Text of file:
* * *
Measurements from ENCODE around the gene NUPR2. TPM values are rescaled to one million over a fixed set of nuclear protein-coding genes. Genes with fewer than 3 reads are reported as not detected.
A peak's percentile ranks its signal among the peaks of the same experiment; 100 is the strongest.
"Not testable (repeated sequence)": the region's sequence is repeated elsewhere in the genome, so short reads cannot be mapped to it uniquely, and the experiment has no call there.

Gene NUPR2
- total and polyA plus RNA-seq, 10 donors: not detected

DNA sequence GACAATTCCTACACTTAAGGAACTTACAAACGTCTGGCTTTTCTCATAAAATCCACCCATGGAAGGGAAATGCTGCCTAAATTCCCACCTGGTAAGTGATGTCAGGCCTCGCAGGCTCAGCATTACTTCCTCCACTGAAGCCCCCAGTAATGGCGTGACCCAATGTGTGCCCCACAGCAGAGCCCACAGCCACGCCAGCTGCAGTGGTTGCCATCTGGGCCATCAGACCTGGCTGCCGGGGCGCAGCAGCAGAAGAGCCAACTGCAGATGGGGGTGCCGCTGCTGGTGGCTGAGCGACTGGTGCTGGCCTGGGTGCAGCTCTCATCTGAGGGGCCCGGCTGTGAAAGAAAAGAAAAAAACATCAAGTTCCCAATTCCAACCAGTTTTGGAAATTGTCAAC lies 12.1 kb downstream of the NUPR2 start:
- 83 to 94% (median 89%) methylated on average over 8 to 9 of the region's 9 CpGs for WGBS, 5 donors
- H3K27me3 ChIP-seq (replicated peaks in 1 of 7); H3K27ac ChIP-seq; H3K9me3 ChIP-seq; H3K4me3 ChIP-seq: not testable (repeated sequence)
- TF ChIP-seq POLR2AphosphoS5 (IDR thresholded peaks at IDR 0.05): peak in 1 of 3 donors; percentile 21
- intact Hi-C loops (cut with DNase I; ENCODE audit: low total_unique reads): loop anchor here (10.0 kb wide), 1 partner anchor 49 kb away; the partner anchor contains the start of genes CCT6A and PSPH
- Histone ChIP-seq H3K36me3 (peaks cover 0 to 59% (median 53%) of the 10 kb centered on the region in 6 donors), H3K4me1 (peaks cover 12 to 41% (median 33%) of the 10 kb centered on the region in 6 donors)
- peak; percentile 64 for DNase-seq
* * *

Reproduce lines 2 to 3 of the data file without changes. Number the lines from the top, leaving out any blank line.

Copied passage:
A peak's percentile ranks its signal among the peaks of the same experiment; 100 is the strongest.
"Not testable (repeated sequence)": the region's sequence is repeated elsewhere in the genome, so short reads cannot be mapped to it uniquely, and the experiment has no call there.